Board agrees to nominate at least two moderator candidates

Board agrees to nominate at least two moderator candidates

At October meeting, trustees draft covenant, plan for Justice GA, discuss ‘scope of the association.’

The UUA Board of Trustees
The UUA Board of Trustees
The UUA Board of Trustees


The Unitarian Universalist Association Board of Trustees convened in Boston October 19–23 with a new feel. Ten trustees were elected to the 25-member board at the 2011 General Assembly, adding greater diversity to the board, which now includes a number of young adults, openly gay and lesbian members, several people of color, and members of small and large congregations.

The new board incorporated regular spiritual practice into its work, kicking off its Saturday meeting with song and a unison reading of a freshly crafted covenant that members adopted to guide their governance work.

Much of the board’s October work was focused on preparing to be a smaller board in 2013, when it will be reduced to 13 members. And it also continued to lay the groundwork for the June 2012 Justice General Assembly in Phoenix, Ariz.

The board took up new business as well, voting to nominate at least two candidates for the position of UUA moderator, who will be elected in 2013. And following the President’s Report by UUA President Peter Morales, the board discussed whether the scope of the association should be expanded to serve people who are not members of congregations.

The board also voted to admit two new congregations to the association. For the first time since the board adopted Policy Governance as the UUA’s governance model in 2009, it voted to accept all the monitoring reports submitted by UUA staff groups. “We’re trying to get really crisp and sharp about how we’re communicating between the board and the administration,” said UUA Moderator Gini Courter. “Monitoring is an important part of the work of the board. Part of what made this meeting so good is that we had a series of good monitoring reports that the administration completed about their work.”

Courter stressed that it’s important to have sound processes, such as the monitoring reports, operating smoothly before the size of the board is nearly cut in half in 2013, following a bylaw [PDF] passed by the 2011 GA in June. “We owe it to the next board to get this right,” she said.

Also in 2013, the GA will elect a new moderator, when Courter’s term ends. A Moderator Nominating Committee, chaired by Ted Fetter, a member of the UU Congregation of Princeton, N.J., and president of the District Presidents Association, had set a deadline of October 15 to receive applications for the position. The committee is reviewing the seven applications it has received, and it will present a report to the board in December. The board will review the committee’s recommendations, and announce candidates for the position by February 1, 2012. Individuals can petition to have their names placed in nomination for moderator between March 1, 2012, and February 1, 2013.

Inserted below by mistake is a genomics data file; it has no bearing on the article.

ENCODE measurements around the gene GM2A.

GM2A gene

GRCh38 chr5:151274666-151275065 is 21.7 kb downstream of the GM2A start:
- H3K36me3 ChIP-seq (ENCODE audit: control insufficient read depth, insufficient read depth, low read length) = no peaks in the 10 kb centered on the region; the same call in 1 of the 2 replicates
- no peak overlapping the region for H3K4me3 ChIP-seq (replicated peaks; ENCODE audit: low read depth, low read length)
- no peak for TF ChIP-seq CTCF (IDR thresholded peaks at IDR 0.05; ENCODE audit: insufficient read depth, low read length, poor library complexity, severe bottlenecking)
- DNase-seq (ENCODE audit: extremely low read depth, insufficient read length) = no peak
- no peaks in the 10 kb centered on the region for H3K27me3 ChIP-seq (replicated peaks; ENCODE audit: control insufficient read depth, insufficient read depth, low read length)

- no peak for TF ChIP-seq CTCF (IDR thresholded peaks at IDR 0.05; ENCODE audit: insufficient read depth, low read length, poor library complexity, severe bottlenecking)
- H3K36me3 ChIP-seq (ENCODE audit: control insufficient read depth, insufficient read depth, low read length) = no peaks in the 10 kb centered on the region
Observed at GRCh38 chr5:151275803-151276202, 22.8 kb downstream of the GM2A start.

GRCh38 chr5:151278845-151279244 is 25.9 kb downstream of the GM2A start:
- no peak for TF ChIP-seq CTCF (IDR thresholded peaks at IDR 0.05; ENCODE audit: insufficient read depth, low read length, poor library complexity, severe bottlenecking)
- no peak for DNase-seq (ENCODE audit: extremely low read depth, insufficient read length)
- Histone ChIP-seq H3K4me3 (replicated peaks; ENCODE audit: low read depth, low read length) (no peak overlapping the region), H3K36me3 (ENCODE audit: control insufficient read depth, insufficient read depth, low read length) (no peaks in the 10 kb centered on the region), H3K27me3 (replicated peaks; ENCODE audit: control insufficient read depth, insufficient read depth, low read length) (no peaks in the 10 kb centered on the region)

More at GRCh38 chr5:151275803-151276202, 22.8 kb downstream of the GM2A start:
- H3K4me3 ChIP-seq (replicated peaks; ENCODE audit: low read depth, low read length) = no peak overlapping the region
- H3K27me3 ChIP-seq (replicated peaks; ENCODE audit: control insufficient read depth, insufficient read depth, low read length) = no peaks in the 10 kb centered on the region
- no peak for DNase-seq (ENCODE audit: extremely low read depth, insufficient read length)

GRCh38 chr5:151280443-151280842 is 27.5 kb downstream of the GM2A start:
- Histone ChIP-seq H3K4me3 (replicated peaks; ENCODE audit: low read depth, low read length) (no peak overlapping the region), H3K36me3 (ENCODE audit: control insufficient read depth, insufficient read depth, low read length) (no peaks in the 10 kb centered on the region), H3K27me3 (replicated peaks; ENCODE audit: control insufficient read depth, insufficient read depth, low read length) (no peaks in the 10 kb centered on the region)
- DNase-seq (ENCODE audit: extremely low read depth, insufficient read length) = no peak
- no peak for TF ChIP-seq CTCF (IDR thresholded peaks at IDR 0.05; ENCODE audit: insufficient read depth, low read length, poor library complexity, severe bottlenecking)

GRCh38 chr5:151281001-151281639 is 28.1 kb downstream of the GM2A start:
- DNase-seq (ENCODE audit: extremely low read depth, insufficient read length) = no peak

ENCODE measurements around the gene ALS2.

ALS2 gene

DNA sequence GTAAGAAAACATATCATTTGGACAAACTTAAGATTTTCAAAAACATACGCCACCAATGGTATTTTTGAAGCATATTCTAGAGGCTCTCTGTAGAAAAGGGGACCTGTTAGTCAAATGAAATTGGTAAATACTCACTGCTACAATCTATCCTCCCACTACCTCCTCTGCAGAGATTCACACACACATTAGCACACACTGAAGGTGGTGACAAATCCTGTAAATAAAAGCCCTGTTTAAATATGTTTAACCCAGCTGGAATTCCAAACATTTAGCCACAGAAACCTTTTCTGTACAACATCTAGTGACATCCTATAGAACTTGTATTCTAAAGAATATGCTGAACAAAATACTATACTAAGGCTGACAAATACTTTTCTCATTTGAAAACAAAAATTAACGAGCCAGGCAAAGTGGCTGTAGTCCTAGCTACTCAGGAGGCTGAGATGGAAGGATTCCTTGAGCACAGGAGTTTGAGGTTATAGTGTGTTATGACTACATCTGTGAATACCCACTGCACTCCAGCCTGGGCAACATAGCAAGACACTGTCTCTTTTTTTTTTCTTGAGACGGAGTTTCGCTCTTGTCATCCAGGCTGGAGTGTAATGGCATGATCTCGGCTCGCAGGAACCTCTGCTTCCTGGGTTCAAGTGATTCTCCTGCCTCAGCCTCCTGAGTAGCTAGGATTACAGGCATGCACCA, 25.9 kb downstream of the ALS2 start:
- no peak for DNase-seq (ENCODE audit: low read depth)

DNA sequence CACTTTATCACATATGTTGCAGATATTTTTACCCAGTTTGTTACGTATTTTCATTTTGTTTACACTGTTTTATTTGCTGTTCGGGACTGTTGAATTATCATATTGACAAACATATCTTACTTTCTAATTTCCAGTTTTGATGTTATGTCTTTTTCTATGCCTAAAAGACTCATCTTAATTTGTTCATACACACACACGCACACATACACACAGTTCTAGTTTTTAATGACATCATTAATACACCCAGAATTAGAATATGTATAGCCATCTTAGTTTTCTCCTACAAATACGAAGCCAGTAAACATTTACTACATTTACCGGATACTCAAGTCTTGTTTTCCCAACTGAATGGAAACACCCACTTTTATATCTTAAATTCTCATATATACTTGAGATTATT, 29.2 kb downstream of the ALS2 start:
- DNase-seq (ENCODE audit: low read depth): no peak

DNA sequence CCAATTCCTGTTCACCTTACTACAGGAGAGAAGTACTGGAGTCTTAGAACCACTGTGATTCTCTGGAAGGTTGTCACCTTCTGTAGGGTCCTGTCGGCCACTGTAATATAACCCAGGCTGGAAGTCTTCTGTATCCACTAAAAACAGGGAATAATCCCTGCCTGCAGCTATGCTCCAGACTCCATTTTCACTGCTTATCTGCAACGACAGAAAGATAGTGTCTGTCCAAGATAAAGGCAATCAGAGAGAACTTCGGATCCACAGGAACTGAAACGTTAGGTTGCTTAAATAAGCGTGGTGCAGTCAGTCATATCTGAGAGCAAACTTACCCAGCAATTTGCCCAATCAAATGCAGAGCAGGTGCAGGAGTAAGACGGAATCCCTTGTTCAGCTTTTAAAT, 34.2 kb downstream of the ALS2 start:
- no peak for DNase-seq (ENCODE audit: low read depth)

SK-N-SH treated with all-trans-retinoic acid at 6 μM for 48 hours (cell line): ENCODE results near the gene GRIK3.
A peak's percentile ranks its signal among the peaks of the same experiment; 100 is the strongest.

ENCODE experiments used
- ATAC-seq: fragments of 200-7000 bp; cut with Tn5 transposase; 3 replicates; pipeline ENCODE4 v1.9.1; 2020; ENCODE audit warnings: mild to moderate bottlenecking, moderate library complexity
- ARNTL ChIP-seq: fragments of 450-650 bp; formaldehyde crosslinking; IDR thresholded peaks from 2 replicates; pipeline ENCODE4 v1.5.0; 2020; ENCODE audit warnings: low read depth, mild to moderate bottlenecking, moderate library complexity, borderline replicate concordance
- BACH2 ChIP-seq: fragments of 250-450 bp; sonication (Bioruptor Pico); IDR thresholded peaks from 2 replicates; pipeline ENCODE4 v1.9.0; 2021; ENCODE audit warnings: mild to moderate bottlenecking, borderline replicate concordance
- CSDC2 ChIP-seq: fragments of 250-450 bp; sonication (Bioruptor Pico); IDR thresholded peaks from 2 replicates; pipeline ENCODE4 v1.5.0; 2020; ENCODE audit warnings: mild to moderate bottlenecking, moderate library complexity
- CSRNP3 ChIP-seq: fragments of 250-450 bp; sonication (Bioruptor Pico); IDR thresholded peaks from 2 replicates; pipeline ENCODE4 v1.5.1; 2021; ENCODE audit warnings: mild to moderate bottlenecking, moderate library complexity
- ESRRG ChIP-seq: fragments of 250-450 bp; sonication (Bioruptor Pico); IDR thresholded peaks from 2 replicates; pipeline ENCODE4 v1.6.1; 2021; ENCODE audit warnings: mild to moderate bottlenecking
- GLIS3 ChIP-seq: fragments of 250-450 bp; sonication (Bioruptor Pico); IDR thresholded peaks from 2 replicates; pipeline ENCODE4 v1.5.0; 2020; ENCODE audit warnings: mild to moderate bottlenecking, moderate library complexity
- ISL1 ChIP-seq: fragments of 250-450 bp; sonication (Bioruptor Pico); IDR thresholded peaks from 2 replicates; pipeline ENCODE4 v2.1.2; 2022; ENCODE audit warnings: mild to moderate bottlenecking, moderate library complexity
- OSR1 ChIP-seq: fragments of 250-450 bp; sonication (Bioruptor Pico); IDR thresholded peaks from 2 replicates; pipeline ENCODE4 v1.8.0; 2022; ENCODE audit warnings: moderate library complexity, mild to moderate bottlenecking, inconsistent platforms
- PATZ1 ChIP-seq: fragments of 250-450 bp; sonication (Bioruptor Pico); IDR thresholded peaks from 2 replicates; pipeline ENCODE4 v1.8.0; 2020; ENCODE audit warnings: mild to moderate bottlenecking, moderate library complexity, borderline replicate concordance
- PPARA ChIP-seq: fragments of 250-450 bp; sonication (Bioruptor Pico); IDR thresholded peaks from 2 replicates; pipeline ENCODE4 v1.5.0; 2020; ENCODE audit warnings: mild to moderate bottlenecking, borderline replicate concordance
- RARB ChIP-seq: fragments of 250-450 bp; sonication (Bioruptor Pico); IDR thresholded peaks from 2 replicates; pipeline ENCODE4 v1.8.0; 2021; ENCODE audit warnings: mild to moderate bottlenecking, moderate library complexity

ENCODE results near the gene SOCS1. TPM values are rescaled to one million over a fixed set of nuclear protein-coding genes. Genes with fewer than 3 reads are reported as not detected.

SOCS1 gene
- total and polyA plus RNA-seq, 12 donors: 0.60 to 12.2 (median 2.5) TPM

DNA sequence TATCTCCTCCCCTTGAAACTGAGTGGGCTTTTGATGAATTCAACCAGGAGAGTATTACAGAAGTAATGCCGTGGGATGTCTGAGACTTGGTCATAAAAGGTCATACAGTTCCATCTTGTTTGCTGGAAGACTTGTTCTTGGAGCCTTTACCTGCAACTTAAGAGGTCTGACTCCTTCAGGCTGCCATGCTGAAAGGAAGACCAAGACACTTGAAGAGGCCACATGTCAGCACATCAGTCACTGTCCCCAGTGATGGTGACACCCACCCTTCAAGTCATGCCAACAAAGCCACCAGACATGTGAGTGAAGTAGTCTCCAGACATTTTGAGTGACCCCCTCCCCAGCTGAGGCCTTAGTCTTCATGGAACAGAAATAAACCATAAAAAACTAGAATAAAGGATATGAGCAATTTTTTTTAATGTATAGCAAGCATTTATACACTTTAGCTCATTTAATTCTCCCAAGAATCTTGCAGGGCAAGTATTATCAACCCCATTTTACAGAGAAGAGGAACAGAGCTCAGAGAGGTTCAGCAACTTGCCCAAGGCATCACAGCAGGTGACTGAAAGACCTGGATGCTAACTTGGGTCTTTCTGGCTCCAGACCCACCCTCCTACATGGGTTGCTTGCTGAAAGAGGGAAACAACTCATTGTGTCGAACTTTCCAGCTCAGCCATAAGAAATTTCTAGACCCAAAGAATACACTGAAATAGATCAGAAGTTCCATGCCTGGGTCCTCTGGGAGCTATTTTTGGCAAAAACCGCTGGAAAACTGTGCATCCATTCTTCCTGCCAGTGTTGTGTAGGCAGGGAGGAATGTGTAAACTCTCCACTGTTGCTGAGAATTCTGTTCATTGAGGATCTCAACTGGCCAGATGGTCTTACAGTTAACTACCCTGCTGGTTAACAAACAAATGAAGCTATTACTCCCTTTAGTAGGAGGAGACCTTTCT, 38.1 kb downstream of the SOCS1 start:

Board members debated whether the board should nominate a single candidate or multiple people. “I see many pitfalls of nominating only one candidate,” said the Rev. Sarah Stewart, trustee from the Northern New England District and minister of the Starr King UU Fellowship in Plymouth, N.H. She said that UUA presidential elections require two or more candidates, and that UUA polity holds the positions of moderator and president in equality.

In addition, Stewart speculated that some members of the current board had likely submitted applications to be moderator. “That means campaigning will happen at this table if we only put forth one name,” she said. “I have no doubts that we can find at least two people who would be great moderators. Let them campaign the delegates, not us.”

Stewart put forth a motion that the board nominate at least two candidates for moderator in the 2013 election. The motion carried, though it was not unanimous. Though no board member had argued in favor of putting forward only one candidate, some expressed interest in waiting until they knew who the candidates were and what their visions were before deciding how many candidates to put forth.

Morales emphasized the importance of ensuring a contested election for moderator. “There’s an issue of legitimacy,” he said. “Someone who gets elected to the position of moderator or president has a greater amount of legitimacy than if there had been no contest. And the very process has a way of raising issues all around the association. It isn’t just the outcome, it’s the process.”

Turning its attention to GA 2012, the board accepted a report from the GA 2012 Accountability Group. It also agreed to send communications to groups likely to be meeting at GA 2012 asking that they use Accountability Group criteria to define “minimum business” to be conducted at GA and that they report back to the board on ways they will be addressing the criteria.

The 2010 GA business resolution creating the Justice GA states that business should be limited to the minimum required by the association’s bylaws. In its report [PDF], the Accountability Group lists a series of questions groups can ask of themselves to determine what is minimum business, including: “Is a meeting at GA 2012 necessary because [it is] required by bylaws or other governing documents? If so, what is the minimum required business that can be conducted?”

The board also discussed a concern the Accountability Group raised around “messaging” for GA. Members of the group have reported that many people have approached them concerned that GA 2012 is focused on civil disobedience and getting arrested. Jackie Shanti, vice moderator and trustee from the Clara Barton District, reported that the GA Planning Committee is in the process of revising the GA 2012 brochure to include a clear statement saying: “What we will NOT be doing at Justice GA? Our local partners have not asked that we engage in civil disobedience. In addition, any planning of civil disobedience during this Justice GA puts both the larger association and individual congregations at risk. . . . Civil disobedience has a place, but not at the Justice General Assembly.”